“We’re counting on Europe to set forward a set of guidelines and rules and laws that embed those important values of democracy, human rights, and the rule of law in the way these platforms operate.”
In an interview with ERSTE Foundation’s Jovana Trifunović, Lucy Bernholz calls for a “holistic recalibration” of our technologies, organizational structures, and legal rules: “Right now, most of the digital technology that we use was created to serve commercial purposes and/or the privileges of governments.”
00:05 Bad tech
02:05 Artificial intelligence
02:55 New opportunity
00:05 LUCY BERNHOLZ: First, we’ve gotta figure out how to make the technology work for our values. Right now, most of the digital technology that we use was created to serve commercial purposes and/or the privileges of governments. So, one of the things that we think the future of philanthropy and the future of civil society needs is a “holistic recalibration,” if you will—of the technologies we use, the organizational structures we depend on, and the legal rules that shape the whole space.
FROM THE VIDEO
“What nonprofits need to understand if they use Facebook, and certainly if they come to depend on it, is that they’re literally, then, dependent on a third party organization.”
00:42 JOVANA TRIFUNOVIĆ: Are there new products and platforms contributing to more giving by the people?
00:48 LUCY BERNHOLZ: Crowdfunding platforms, which have taken off in the last five years, I’d say, have become a huge part of the giving landscape in the [United] States and in Western Europe. So, that’s shifting where giving is happening. Is it actually expanding the pie? We don’t really know. One of the advantages of digital platforms is they leave a trail of all that behavior so we can now see that giving in a way that we couldn’t see it, when it might have been just you or me supporting our friends and family.
01:18 JOVANA TRIFUNOVIĆ: Can and should nonprofits rely on Facebook?
01:24 LUCY BERNHOLZ: There isn’t really an alternative—yet. But what nonprofits need to understand if they use Facebook, and certainly if they come to depend on it, is that they’re literally, then, dependent on a third party organization. It’s as if they were going to hold all of their meetings and do all of their work in somebody else’s office building. And at any point, that landlord can just shut it down. Because the nonprofit has given over to Facebook all of that information. It’s actually Facebook’s information now. And Facebook, as anybody who has been paying any attention for the last decade knows, changes what it’s doing every six months or a year or so.
02:05 JOVANA TRIFUNOVIĆ: What impact will the use of artificial intelligence have on the work of nonprofits and donor organizations?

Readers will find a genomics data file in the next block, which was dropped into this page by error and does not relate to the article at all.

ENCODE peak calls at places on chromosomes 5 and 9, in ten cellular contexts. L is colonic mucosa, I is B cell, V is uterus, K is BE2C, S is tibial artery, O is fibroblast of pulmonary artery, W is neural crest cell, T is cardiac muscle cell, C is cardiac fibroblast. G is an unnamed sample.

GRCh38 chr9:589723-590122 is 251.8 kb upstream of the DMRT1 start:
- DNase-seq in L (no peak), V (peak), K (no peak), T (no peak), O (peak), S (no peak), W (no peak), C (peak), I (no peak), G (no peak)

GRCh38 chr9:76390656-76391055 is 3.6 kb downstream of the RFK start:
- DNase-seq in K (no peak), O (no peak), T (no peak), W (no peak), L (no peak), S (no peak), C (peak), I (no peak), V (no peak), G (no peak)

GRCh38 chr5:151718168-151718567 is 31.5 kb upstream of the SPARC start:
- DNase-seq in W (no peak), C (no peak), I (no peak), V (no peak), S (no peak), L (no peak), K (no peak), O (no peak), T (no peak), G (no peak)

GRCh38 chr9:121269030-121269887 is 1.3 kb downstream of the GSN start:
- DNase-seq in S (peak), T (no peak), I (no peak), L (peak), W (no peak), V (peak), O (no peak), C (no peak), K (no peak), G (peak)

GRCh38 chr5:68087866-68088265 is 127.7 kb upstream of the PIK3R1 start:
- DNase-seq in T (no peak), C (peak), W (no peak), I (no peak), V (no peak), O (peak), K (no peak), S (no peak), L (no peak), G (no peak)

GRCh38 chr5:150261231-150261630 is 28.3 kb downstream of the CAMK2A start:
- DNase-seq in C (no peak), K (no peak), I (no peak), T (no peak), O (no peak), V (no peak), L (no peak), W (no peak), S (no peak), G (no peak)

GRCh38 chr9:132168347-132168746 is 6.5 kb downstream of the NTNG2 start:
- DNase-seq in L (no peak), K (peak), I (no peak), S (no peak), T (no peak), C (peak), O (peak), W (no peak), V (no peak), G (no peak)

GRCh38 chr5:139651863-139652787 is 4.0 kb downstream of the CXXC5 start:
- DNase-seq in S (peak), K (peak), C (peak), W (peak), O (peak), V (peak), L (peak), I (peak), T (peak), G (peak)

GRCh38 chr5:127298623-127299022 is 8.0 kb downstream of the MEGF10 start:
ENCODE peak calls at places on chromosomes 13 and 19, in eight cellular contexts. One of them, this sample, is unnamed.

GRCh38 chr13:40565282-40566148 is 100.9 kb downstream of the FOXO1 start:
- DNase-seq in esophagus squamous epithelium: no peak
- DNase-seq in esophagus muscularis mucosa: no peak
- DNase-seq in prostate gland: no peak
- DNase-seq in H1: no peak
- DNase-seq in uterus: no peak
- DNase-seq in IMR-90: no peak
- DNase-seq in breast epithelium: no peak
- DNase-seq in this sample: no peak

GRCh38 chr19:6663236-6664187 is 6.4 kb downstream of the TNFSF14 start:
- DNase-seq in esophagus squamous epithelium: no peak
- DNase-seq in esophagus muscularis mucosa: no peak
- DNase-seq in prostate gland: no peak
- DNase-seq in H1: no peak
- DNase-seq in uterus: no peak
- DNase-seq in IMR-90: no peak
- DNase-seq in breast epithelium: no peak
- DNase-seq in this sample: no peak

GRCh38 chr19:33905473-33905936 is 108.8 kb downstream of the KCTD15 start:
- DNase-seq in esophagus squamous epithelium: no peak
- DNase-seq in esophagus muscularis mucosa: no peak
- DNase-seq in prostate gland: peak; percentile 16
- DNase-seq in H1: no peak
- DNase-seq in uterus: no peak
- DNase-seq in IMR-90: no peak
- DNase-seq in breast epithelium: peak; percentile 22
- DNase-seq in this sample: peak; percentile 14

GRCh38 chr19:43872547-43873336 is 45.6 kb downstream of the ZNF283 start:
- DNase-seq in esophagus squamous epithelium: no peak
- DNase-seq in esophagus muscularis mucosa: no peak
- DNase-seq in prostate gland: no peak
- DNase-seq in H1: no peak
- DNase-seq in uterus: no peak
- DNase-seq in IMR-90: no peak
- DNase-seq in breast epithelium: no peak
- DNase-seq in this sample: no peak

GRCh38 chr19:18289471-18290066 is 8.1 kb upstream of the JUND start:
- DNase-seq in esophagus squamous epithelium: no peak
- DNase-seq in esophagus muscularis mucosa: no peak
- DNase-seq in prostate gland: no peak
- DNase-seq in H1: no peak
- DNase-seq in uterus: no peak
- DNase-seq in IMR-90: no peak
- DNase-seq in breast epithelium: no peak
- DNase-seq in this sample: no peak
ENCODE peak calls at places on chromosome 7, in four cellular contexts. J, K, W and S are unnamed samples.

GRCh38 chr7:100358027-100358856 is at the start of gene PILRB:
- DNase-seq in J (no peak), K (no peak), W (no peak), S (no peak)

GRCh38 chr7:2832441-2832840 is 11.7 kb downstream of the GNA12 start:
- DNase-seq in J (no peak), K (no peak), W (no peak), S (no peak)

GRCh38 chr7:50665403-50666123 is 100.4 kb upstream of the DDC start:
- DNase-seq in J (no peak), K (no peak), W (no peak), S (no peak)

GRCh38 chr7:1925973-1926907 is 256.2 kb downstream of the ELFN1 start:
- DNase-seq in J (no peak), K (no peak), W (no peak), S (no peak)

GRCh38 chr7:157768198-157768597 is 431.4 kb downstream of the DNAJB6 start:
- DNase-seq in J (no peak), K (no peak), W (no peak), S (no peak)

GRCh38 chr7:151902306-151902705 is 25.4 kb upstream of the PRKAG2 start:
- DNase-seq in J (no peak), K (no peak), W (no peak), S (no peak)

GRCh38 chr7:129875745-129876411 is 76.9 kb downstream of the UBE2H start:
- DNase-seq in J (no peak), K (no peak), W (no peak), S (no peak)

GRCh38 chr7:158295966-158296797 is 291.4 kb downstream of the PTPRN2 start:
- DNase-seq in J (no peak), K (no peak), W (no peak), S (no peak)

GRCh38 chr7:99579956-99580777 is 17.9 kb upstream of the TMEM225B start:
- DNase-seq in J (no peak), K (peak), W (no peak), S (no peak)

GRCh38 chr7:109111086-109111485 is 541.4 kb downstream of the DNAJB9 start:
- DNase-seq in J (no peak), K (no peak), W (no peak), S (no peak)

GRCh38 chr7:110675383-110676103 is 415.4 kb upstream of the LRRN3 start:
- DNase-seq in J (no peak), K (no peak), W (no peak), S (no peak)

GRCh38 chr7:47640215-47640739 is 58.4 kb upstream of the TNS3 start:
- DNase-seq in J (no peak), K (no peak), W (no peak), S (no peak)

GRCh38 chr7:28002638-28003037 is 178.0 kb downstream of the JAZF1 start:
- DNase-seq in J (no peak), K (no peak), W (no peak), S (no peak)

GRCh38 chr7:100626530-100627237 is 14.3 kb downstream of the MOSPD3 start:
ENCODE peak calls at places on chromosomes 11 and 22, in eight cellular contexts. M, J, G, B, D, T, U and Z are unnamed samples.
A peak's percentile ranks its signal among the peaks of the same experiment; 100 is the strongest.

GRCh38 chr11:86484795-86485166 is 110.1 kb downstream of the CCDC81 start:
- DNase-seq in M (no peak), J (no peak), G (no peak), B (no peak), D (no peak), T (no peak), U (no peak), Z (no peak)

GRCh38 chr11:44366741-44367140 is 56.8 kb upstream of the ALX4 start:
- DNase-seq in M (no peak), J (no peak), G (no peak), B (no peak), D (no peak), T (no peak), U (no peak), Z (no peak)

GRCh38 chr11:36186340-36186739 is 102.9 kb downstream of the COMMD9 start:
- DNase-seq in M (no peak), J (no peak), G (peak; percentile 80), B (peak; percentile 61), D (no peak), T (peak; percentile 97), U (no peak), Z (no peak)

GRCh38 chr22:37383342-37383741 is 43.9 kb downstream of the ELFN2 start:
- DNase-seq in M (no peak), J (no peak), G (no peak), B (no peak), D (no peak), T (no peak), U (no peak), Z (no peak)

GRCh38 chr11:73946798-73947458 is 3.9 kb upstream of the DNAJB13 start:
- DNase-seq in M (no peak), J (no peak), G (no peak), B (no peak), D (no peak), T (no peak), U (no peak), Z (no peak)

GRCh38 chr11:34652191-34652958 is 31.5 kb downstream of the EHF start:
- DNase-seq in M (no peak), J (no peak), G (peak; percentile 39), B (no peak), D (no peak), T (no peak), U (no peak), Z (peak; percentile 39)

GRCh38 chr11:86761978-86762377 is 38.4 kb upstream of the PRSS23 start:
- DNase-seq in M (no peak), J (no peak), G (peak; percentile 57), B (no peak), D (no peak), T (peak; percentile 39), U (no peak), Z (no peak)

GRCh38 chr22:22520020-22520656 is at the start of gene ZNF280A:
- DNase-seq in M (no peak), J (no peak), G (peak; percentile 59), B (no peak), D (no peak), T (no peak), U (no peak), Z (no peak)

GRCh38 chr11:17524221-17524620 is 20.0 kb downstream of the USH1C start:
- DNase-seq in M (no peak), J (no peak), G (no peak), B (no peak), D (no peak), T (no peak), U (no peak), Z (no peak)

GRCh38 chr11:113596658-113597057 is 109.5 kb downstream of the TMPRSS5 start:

02:13 LUCY BERNHOLZ: We’ve generally been asking it in the wrong way. We’ve been asking a lot of “what are the opportunities for nonprofits to actually use artificial intelligence?” when the real impact of artificial intelligence is going to come from the way governments and companies are using artificial intelligence on people, and what the implications of that are for the concerns and missions of the nonprofits. So, in other words, artificial intelligence, for example, changes the way jobs are found. When that process becomes automated, which is part of the artificial intelligence chain, that means that people aren’t reading those resumes anymore—machines are reading those resumes.
02:55 JOVANA TRIFUNOVIĆ: Digital platforms are global. What’s Europe’s role in shaping the civil society?
The GDPR mandates a baseline set of standards for organizations that handle the data of EU residents.
03:00 LUCY BERNHOLZ: Right now, in the current kind of political economy in the globe, you can pretty much look at China and Russia as huge influencers of global digital platforms in a non-Western democratic way. There’s the United States government, which is pretty much hamstrung at the moment and not doing much to set any kinds of standards—although American companies are playing a very large role in exporting a set of standards, just through their products. That means we’re dependent on Europe.
We’re counting on Europe to set forward a set of guidelines and rules and laws that embed those important values of democracy, human rights, and the rule of law in the way these platforms operate. And if you set those laws for Europe, the platforms will adopt, and actually the rules will start to change. We’re already seeing that. Europe puts in place the GDPR in 2018 and shortly thereafter the State of California passes the California Consumer Privacy Act. So, right now there are parts of the US government which are trying to catch up to Europe. So, I say to the European Union, please be bold and please lead in setting a set of regulations that will protect us as we all become dependent on these global digital platforms.